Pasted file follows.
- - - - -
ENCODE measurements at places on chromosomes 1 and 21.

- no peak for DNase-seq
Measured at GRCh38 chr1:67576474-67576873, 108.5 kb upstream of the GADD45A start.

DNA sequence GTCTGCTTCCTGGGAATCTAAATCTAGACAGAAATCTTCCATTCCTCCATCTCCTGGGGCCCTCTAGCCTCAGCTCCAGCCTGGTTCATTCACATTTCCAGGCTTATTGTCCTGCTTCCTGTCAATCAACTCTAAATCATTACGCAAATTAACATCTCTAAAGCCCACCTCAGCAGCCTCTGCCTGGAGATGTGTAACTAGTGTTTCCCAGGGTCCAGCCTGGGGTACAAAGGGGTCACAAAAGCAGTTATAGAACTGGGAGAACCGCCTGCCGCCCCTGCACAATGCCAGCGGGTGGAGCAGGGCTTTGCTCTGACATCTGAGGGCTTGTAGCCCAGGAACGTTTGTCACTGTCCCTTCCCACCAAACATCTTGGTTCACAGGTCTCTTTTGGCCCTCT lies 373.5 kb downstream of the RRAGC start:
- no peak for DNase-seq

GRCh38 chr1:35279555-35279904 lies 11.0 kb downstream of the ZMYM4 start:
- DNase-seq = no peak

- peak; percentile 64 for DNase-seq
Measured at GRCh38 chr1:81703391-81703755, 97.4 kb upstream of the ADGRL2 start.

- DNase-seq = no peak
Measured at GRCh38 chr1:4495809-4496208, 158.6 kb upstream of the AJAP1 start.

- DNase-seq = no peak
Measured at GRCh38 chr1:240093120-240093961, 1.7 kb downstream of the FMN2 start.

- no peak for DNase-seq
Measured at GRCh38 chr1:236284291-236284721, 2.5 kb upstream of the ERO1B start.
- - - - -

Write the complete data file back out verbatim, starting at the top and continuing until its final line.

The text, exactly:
ENCODE measurements at places on chromosomes 1 and 21.

- no peak for DNase-seq
Measured at GRCh38 chr1:67576474-67576873, 108.5 kb upstream of the GADD45A start.

DNA sequence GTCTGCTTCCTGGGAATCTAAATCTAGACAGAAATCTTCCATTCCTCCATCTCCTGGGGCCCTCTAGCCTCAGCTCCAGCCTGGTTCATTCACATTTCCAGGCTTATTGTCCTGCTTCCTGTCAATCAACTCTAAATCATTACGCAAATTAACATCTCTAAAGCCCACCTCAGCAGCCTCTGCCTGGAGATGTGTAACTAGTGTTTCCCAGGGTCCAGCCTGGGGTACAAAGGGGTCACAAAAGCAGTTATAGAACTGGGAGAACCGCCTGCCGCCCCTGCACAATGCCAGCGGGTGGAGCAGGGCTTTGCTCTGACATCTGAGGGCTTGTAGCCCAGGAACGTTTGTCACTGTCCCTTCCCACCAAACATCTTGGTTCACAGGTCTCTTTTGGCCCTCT lies 373.5 kb downstream of the RRAGC start:
- no peak for DNase-seq

GRCh38 chr1:35279555-35279904 lies 11.0 kb downstream of the ZMYM4 start:
- DNase-seq = no peak

- peak; percentile 64 for DNase-seq
Measured at GRCh38 chr1:81703391-81703755, 97.4 kb upstream of the ADGRL2 start.

- DNase-seq = no peak
Measured at GRCh38 chr1:4495809-4496208, 158.6 kb upstream of the AJAP1 start.

- DNase-seq = no peak
Measured at GRCh38 chr1:240093120-240093961, 1.7 kb downstream of the FMN2 start.

- no peak for DNase-seq
Measured at GRCh38 chr1:236284291-236284721, 2.5 kb upstream of the ERO1B start.